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UK: Pay and benefits

Updating author: Jo Broadbent, Hogan Lovells International LLP

Original author: Darren Newman

See the legal services provided by the updating author of XpertHR International > United Kingdom, including any discounts/offers for subscribers.


  • Pay is subject to relatively little statutory regulation. (See General)
  • There are no specific legal requirements in relation to the method and timing of payment of wages, although the intervals at which payment is made must be specified in the worker's written statement of employment particulars, and workers have the right to be provided with a written itemised pay statement. (See Payment of wages)
  • Workers have the right not to have any deduction made from their wages unless the deduction is authorised by a statutory or contractual provision, or a separate agreement. (See Deductions)
  • Employees must receive equal pay for equal work carried out by a comparator of the opposite sex in the same employment. (See Equal pay)
  • Organisations with 250 or more employees must publish information on the difference in rates of pay between male and female employees. (See Gender pay gap reporting)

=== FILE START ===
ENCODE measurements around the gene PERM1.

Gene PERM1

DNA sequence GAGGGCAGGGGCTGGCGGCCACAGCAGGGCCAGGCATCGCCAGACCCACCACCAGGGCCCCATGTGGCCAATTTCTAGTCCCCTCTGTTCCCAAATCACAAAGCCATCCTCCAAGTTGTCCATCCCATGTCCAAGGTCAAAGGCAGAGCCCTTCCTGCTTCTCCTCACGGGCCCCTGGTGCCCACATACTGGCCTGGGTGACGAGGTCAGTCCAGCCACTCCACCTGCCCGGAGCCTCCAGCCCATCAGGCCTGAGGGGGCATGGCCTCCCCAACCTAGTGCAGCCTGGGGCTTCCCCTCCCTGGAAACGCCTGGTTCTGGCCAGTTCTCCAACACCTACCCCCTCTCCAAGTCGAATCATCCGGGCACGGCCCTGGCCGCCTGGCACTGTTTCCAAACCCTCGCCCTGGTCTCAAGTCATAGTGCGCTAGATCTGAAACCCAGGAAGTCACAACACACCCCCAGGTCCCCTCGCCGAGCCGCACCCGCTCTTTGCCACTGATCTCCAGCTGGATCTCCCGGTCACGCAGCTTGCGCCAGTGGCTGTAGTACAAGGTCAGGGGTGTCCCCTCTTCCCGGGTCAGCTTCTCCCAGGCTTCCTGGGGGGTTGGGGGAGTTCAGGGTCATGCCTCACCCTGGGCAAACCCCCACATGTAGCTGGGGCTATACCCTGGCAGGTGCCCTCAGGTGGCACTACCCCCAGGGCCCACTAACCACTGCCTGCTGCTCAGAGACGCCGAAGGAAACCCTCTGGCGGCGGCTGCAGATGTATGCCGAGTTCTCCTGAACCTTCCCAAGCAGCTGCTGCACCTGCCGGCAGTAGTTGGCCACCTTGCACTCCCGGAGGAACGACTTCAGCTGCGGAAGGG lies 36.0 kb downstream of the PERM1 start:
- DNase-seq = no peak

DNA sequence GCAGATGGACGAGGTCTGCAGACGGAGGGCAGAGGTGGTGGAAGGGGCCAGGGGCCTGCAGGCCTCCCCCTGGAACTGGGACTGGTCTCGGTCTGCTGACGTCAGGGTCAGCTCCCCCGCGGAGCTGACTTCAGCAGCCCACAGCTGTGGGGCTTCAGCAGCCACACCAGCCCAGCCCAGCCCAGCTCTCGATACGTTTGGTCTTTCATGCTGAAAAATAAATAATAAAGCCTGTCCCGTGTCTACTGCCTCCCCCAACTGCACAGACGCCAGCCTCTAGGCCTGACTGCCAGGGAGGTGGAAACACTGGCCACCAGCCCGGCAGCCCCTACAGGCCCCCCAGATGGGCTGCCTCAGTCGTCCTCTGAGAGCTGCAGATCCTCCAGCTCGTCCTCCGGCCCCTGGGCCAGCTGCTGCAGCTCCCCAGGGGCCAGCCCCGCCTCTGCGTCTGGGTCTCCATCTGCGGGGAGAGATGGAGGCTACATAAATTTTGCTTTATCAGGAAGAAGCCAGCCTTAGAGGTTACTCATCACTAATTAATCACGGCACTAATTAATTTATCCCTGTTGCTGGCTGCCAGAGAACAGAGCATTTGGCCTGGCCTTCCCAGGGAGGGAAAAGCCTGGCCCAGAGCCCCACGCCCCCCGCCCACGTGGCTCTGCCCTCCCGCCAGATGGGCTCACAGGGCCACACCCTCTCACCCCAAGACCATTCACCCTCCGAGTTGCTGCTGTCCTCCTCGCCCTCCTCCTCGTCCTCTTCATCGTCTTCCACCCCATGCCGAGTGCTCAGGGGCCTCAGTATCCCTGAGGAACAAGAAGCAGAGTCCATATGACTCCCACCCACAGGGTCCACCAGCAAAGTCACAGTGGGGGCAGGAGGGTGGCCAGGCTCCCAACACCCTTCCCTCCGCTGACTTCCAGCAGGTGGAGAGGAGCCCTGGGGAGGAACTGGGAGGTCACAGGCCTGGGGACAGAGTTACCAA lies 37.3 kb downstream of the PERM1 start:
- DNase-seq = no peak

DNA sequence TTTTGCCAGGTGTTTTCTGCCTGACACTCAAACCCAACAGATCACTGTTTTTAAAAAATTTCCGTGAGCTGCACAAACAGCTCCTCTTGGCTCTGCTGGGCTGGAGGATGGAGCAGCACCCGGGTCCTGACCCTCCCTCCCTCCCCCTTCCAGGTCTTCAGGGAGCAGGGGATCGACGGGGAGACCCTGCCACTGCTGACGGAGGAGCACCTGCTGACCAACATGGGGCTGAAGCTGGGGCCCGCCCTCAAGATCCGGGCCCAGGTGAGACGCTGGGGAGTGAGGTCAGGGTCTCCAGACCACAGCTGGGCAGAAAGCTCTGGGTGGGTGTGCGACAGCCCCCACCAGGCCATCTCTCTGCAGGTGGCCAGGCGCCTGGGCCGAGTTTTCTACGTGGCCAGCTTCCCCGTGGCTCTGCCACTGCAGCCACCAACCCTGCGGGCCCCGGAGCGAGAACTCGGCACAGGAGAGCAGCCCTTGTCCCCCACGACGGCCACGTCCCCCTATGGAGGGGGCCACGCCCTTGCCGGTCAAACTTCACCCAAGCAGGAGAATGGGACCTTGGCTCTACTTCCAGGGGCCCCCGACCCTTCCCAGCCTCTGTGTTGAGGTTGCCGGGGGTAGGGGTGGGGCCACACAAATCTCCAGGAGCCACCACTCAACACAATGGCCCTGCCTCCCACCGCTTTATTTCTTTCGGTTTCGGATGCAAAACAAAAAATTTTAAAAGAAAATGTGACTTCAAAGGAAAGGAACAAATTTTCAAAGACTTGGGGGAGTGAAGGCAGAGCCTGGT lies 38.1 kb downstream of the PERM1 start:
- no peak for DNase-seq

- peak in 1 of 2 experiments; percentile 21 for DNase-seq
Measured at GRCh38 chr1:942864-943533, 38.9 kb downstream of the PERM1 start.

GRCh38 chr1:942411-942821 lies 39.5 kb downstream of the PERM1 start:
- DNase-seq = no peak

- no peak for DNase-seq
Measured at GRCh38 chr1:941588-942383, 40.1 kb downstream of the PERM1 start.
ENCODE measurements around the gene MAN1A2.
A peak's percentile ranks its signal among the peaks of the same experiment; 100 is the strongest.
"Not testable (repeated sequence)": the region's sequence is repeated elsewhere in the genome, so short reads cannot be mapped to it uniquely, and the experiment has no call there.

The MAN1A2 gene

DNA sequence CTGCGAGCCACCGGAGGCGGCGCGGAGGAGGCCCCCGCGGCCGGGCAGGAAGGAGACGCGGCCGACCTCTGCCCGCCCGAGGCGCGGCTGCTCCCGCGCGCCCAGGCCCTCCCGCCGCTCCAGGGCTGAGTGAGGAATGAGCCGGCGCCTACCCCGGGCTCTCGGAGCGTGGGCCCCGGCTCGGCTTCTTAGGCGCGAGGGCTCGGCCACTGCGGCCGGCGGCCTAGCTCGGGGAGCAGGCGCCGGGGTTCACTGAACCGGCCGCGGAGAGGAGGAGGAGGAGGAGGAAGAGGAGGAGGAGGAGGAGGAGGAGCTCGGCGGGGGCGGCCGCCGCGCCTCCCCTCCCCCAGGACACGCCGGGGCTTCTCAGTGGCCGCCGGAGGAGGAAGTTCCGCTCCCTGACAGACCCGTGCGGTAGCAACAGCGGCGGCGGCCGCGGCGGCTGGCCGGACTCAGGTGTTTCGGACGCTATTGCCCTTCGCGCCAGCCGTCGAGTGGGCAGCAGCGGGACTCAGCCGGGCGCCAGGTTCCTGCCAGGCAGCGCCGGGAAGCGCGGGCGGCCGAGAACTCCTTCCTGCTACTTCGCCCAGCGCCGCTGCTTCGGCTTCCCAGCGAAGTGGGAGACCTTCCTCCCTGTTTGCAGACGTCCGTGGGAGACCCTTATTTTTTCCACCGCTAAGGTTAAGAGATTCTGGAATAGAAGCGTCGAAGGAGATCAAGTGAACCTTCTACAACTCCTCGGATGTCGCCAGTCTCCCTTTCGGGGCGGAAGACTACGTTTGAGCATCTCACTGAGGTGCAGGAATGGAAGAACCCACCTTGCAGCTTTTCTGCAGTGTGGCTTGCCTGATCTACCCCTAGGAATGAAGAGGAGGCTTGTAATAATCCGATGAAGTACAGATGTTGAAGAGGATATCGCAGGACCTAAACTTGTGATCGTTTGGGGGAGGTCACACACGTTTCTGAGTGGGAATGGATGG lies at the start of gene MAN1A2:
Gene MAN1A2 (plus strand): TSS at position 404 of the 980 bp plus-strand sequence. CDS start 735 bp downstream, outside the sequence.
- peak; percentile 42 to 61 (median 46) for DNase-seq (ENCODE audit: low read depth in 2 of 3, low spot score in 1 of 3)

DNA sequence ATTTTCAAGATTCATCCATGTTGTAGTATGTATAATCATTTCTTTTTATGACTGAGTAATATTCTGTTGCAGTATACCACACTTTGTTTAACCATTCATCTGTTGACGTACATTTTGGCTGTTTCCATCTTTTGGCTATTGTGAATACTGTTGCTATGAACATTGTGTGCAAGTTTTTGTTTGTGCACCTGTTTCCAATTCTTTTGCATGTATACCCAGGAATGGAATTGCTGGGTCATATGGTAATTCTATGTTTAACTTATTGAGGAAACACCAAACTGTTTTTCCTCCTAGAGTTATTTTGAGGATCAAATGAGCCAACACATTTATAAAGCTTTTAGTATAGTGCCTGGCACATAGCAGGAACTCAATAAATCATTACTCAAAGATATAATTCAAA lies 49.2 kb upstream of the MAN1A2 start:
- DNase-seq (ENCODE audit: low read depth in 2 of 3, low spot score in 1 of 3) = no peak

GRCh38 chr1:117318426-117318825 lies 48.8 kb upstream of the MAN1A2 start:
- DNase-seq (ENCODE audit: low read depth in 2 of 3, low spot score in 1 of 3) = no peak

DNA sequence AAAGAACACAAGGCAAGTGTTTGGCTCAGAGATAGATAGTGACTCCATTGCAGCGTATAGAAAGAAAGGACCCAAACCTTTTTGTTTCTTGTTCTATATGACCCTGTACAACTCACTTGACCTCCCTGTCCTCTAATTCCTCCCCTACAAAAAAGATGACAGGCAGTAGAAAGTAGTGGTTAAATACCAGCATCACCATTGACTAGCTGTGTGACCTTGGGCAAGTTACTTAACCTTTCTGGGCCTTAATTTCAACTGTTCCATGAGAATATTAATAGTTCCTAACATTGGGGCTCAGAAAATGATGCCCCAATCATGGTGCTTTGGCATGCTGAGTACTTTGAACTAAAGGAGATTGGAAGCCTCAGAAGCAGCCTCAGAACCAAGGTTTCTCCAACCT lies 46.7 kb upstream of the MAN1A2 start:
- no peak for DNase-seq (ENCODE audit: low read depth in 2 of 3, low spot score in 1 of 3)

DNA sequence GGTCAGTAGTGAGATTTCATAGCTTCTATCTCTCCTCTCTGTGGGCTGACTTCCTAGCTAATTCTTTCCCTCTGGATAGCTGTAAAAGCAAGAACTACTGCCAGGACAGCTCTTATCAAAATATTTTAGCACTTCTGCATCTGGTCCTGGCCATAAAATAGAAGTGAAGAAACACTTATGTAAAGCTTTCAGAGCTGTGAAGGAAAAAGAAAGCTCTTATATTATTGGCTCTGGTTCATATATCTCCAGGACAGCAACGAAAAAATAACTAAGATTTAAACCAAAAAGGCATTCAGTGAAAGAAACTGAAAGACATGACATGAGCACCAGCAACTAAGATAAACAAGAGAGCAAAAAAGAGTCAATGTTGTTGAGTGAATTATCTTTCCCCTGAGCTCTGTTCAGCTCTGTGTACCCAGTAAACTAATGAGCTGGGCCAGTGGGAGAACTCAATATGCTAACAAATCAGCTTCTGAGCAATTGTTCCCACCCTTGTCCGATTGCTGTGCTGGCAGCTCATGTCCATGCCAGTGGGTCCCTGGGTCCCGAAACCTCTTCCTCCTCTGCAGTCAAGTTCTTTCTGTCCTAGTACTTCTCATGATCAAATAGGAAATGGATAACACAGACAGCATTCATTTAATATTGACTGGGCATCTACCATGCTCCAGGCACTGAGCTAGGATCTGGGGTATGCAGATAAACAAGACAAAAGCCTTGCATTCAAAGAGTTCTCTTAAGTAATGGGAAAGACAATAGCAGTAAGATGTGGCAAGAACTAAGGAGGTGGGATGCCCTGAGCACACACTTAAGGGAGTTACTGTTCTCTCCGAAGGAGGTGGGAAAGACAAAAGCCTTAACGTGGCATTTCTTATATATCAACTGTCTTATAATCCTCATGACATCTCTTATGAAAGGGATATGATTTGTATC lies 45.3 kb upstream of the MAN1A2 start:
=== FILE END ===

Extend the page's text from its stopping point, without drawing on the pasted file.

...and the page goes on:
• Workers aged 16 and over must be paid at least the statutory national minimum wage. (See Minimum wage)
  • Employers may provide employees with a workplace pension. Under a statutory auto-enrolment scheme, employers must enrol eligible employees into a workplace pension scheme meeting certain requirements. (See Pensions)
  • Employers must deduct income tax and national insurance contributions from their employees' pay under a statutory "pay as you earn" (PAYE) scheme, and remit the sums deducted to HM Revenue and Customs, along with their own national insurance contributions. (See Income tax and social security)
  • Employees who are unfit to work because of sickness or injury are generally entitled to receive flat-rate statutory sick pay from their employer for up to 28 weeks of absence, from the fourth day of absence. (See Sick pay)
  • Employers are not required to provide employees with any non-pay benefits, although some employers do so on a contractual or discretionary basis. (See Benefits in kind)
  • Where an employer is unable to offer any work to an employee who would otherwise be required to work on that day - and who is available for work - the employer must, subject to exceptions, pay the employee a "guarantee payment" for the day. (See Guarantee payments)